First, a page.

Friday, May 15, 2015

One Of Our Fur-Kids Doesn't Like Crowds...And That's Okay.


This August we'll be celebrating 3 years with our Coco bug. Coco's story is quite remarkable for so many reasons. Not a day goes by that we don't thank our lucky stars. The universe and fate worked their magic and he became a part of our family. Despite his physical and emotional issues, he made a complete recovery.

Well, some might say, almost...

Despite our best efforts, several attempts at training and redirecting, Coco has never warmed up to crowds, excessive noise or an atmosphere where there's a lot of excitement. If we're watching a movie and a scene plays out with excessive yelling, like an argument, he barks. On occasion, when Lisa and I squabble and our voices escalate, he'll bark. He becomes scared and nervous.

In the beginning, quite a few "experts" (insert sarcastic tone when reciting the word expert) came forth with their two-cents.

"He'll come around. Give it time." 

"Put him in doggy day care. A few days of socialization will do the trick."

"You can gradually get him acclimated to social scenes. He'll adjust."

"Start bringing him to a dog park. Once he's around other dogs, he'll be fine. You'll see."

While I have a deep & profound respect for people who have years of training and experience under their belts, and my brain soaks up any knowledge they'd like to share, those who need to blatantly throw "I'm an expert" in my face never cease to irritate me.  Self-righteous personalities don't go far with me. Aside from that, their slew of advice left us feeling inadequate. Like it was our fault we couldn't sway our pup to crave the crowd scene.

After about a year, someone with over 2 decades of experience, said quite simply, "If he doesn't like certain environments, so be it. You're not going to change that. He's a happy dog just the way he is." It made a world of sense. Certain environments don't make him happy so why force it?

I must have had a puzzled look on my face because she asked, "What type of environment makes you nervous and unhappy?" I had to think for a moment. Large, crowded, enclosed venues. The ones where you're packed in like sardines and the exits are far away. I get nervous. Irritable. I can't focus. I find it hard to breathe.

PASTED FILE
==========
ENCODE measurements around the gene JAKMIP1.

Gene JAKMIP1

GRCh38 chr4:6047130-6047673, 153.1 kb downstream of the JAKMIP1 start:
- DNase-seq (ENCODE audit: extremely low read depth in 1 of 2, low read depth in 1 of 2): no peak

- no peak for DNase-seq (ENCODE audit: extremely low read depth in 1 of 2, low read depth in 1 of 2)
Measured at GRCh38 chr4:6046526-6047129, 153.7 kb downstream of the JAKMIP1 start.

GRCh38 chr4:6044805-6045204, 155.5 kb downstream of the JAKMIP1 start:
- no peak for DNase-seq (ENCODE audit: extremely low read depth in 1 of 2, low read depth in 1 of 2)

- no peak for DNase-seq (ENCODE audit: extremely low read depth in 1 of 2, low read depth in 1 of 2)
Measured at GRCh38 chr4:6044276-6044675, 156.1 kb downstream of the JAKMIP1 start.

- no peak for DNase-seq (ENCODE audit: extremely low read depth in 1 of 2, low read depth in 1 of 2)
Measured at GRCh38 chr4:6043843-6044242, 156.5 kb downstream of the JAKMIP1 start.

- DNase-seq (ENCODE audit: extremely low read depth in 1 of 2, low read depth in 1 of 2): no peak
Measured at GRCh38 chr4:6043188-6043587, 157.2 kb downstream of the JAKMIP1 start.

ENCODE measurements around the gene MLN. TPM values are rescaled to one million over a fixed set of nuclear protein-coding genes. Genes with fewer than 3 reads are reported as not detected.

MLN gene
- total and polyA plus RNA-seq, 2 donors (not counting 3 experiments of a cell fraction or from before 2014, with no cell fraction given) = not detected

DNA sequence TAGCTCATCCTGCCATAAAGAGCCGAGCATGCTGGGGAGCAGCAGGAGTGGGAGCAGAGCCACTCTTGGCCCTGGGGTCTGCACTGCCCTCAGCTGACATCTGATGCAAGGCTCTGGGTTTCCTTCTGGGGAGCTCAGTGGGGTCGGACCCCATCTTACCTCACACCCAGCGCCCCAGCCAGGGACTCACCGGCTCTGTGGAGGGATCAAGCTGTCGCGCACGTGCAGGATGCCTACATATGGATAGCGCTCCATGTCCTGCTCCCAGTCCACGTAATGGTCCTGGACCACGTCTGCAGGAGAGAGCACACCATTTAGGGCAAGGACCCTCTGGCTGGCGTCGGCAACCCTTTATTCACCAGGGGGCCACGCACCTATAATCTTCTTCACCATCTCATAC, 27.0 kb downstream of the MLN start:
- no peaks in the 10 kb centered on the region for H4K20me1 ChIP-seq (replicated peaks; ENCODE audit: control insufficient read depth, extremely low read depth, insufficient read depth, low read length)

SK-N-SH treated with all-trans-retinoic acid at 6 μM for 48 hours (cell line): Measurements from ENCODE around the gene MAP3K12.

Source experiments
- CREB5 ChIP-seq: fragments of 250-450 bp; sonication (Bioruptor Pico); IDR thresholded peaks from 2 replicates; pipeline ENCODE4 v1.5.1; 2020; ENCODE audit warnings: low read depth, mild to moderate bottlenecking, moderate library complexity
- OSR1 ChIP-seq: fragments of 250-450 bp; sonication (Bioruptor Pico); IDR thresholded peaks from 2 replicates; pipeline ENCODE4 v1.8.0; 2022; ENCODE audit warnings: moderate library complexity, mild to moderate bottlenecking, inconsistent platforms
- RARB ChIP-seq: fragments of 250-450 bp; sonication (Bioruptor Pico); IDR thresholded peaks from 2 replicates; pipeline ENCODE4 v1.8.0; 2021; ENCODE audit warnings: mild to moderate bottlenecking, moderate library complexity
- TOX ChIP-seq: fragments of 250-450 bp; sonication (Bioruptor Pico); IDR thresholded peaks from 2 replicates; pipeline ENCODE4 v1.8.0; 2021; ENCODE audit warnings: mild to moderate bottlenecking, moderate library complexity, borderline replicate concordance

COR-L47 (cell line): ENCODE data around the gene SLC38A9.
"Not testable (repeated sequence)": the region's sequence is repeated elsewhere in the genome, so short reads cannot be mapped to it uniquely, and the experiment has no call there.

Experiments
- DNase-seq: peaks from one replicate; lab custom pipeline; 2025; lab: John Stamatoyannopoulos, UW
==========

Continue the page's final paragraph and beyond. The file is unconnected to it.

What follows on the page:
Once I revealed that tidbit of information, the next question was presented.

"Is there anything that would change your dislike for that type of environment?"

"No." I've tried. 

Finally, the last question...

"How often do you put yourself in that type of situation or environment."

"Never. Or, at least I really try not to."

Okay then. Point taken. If I make a conscience effort to not put myself in a situation that makes me uncomfortable or unhappy, why wouldn't I do the same for our fur-kids. In other words, why are we forcing Coco into an environment that makes him scared or unhappy?

From that point on, our mind-frame has been, "it is what it is." Our Coco bug is not damaged or difficult because dog parks and large crowds with excessive stimulation makes him uncomfortable. When you think about it, pups and "hoomans" all have things, situations, environments, sounds, etc that make 'em uncomfortable, nervous or scared.

And, that's okay. It's more than okay. 

Coco is a well-rounded, happy pup who has 2 siblings and the 3 of them together...it's amazing to watch. He's active, friendly, silly, adores attention from us and others and his favorite place is on our lap.

Not too long ago I came across a beautifully written article about a dog who got kicked out of daycare. The dog's owner was embarrassed and feared she had done something wrong...that it was her fault. The article summarizes the very same thing we had gone through with Coco.

Take a few minutes to read the article. It's worth it. 

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